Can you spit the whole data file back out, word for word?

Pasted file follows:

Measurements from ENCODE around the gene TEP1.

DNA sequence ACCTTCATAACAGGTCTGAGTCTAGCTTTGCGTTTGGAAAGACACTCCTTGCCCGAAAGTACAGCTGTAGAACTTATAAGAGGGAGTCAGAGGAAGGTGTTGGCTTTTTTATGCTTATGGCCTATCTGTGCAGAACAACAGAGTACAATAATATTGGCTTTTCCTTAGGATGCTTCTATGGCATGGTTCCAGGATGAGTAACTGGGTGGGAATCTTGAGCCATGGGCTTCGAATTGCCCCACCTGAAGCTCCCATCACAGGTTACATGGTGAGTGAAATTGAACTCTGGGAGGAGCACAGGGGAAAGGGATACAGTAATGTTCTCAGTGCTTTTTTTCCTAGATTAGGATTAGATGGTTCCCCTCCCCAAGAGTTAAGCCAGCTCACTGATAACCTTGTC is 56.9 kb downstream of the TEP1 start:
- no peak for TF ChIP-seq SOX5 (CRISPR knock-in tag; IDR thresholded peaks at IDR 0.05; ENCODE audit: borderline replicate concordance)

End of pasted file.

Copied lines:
Measurements from ENCODE around the gene TEP1.

DNA sequence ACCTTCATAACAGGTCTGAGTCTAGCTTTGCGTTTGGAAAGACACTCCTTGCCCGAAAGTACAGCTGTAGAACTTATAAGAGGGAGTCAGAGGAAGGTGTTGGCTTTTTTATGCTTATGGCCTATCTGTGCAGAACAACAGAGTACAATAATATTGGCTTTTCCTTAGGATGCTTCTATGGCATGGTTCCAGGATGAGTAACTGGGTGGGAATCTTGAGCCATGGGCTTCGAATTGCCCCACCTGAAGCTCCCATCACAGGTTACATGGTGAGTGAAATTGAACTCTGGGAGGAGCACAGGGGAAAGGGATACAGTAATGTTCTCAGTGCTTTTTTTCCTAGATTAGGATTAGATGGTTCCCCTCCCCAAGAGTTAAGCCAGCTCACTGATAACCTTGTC is 56.9 kb downstream of the TEP1 start:
- no peak for TF ChIP-seq SOX5 (CRISPR knock-in tag; IDR thresholded peaks at IDR 0.05; ENCODE audit: borderline replicate concordance)